We also do not have information on the ethnicity or socioeconomic status of the children in this study. Collecting data on such characteristics, or on other areas of children's development, such as child-teacher relationships and executive functioning, may have helped further explain our findings. Additionally, we do not have information about the duration of children's knowing each other at the time of data collection. However, as part of the recruitment criteria, children had to be in school for at least one month to establish relationships with each other. This is consistent with previous literature on children's social networks (Cairns & Cairns, 1994; Kasari et al., 2011). Moreover, supplementing children's reports of their peer interactions with reports from other adults, such as parents and/or teachers, or with observations of their classroom interactions, could also have provided data that would have supported the findings of this study.
Finally, we understand that social development occurs in many contexts, and that in this study we only consider the school context. It would also be useful to look at children's social networks in out-of-school contexts, such as in afterschool activities, play groups, and in the family, in order to gain a more complete understanding of children's social networks over a variety of settings.
CONCLUSIONS AND FUTURE DIRECTIONS
In this study, we looked at the social networks of early elementary school-age children, an understudied population with regard to the exploration of social networks, to explore how their social network roles were related to various features of peer relationships. Our findings further illustrate the fact that describing children's social functioning is difficult, with children's genders, grade levels, and centrality status interacting with one another with no one pattern fully explaining how children's different grades, genders, and centrality statuses interact with one another when considering such variables as peer connections, reciprocated relationships, and rejections.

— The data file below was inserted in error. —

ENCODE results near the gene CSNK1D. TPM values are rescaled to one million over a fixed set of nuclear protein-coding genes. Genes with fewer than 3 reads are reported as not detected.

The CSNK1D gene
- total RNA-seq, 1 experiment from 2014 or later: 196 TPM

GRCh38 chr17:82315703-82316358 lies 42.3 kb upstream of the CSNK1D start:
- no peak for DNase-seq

During early childhood, a primary developmental task is for children to begin to learn how to coordinate information learned from adults about social rules and beliefs with their own individual perspectives and their interactions with peers (Gallagher, Dadisman, Farmer, Huss, & Hutchins, 2007). Furthermore, using this methodology, risk factors, such as those for isolation or aggression, as well as factors that may promote involvement in dyadic friendships and cliques, can be identified (Witvliet et al., 2010). Thus, in the classroom, teachers and others who work with young children may play an important role, and should take sociometric nominations and children's networks into consideration when promoting productive classroom relationships, along with other individual and contextual factors (Farmer et al., 2009, Rimm-Kaufman & Chiu, 2007).